CTA President Reiterates the Tibet Narrative at the National Autonomous University of Mexico

President of the Central Tibetan Administration, Dr Lobsang Sangay addressing the students of the university.
Mexico City: President of the Central Tibetan Administration, Dr Lobsang Sangay on the morning of 5 September, visited the National Autonomous University of Mexico (UNAM) and spoke at the Faculty of Philosophy.
Before the start of the talk, President Sangay was taken on a brief tour of the Library and Theatre at the Faculty of Philosophy.
Speaking at the Faculty of Philosophy, President Sangay highlighted the historical status of Tibet and said that Tibet had been an independent country until the Chinese invasion in 1949, despite unsustainable Chinese claims that it had been a part of China since the Yuan dynasty.

President of CTA, Dr Lobsang Sangay during the guided tour of the Library at the Faculty of Philosophy, University of Mexico

President Dr Sangay said that even after the Chinese occupation of Tibet and the recruitment of the Tibetans as members of the Communist Party of China, Beijing failed to trust the Tibetans. With such distrust, all the decision making power, at the local and regional levels in the Tibetan areas, have always remained in the hands of the Chinese cadres.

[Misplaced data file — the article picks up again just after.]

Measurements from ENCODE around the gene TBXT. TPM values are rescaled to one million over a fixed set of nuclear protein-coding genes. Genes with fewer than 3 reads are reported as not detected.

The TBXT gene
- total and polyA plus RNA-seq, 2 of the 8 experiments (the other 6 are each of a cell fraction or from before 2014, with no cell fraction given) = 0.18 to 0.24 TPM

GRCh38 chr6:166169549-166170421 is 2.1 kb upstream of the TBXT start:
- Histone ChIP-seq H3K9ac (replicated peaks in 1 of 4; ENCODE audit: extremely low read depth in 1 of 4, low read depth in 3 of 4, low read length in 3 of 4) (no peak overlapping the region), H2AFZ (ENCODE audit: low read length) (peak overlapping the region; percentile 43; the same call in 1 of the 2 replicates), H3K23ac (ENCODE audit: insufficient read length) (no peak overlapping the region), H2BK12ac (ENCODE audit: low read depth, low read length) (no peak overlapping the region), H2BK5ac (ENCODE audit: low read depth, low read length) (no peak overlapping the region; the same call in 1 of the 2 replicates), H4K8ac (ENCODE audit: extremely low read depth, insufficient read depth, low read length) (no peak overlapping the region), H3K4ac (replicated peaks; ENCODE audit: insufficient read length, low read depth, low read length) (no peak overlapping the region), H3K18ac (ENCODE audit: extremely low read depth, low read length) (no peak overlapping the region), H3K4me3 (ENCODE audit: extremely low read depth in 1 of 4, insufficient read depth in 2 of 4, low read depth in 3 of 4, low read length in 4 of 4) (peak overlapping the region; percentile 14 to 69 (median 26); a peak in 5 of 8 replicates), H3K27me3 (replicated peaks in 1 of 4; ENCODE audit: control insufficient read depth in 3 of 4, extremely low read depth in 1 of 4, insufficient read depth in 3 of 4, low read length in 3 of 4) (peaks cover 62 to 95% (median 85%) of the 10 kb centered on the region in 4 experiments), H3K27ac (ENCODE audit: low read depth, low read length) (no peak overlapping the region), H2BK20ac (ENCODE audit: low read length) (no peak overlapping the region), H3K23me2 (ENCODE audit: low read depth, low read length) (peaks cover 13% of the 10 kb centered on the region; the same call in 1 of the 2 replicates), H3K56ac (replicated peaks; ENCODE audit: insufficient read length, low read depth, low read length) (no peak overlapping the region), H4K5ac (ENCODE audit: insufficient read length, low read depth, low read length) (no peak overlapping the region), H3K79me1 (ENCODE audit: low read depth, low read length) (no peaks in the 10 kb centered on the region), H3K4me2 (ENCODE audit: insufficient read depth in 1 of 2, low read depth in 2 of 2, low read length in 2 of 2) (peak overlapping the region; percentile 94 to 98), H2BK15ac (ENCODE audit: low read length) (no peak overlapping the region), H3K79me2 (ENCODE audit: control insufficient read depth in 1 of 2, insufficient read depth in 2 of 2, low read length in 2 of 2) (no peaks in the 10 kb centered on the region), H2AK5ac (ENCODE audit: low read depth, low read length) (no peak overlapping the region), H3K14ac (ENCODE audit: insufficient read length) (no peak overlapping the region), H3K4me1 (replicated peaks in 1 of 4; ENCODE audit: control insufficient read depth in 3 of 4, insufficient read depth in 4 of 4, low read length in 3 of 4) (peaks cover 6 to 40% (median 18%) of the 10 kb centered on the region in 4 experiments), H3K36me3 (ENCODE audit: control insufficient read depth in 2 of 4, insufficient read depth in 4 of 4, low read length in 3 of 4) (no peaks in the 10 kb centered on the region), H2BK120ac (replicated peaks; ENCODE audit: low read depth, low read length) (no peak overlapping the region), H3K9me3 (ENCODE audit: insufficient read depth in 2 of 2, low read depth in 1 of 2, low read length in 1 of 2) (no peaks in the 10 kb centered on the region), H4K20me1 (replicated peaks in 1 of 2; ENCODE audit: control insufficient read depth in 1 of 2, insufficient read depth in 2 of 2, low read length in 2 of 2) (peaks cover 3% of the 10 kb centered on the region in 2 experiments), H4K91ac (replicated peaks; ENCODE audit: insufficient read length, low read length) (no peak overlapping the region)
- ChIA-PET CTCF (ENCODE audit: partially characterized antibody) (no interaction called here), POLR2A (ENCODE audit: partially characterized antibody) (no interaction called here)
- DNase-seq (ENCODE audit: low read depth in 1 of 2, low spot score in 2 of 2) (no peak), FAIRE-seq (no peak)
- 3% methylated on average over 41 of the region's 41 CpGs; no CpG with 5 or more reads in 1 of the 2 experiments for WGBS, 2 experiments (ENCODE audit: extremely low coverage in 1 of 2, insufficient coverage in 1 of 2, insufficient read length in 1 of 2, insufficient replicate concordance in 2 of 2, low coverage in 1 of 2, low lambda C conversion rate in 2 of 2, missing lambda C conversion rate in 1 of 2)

He said that not only the mainstream Tibetans in Tibet suffer from discrimination, but also the Tibetan Communist Party members. “Even in the field of education, the Tibetans are compelled to study the Chinese language, as a medium of instruction. At the Lhasa University, subjects such as Tibetan astrology, medicine and Buddhist philosophy are being taught in Chinese and not in the Tibetan language”

President Sangay addressing the students of the University

Talking about the political repressions in Tibet, President Dr Sangay also mentioned that the 2016 Freedom House Report designated Tibet as the least free among countries or territories. Despite the continuous repression, President Dr Sangay notified that the Tibetan non-violent resistance remains strong and steadfast in Tibet.
Later in the day, President Dr Sangay engaged in exclusive interviews with Adriana Amezcua, editor of the Newsweek, in Spanish, based in Mexico and with a senior reporter of Reforma, the largest circulated newspaper of Mexico. He also took part in a radio interview with La Red de Radio Red.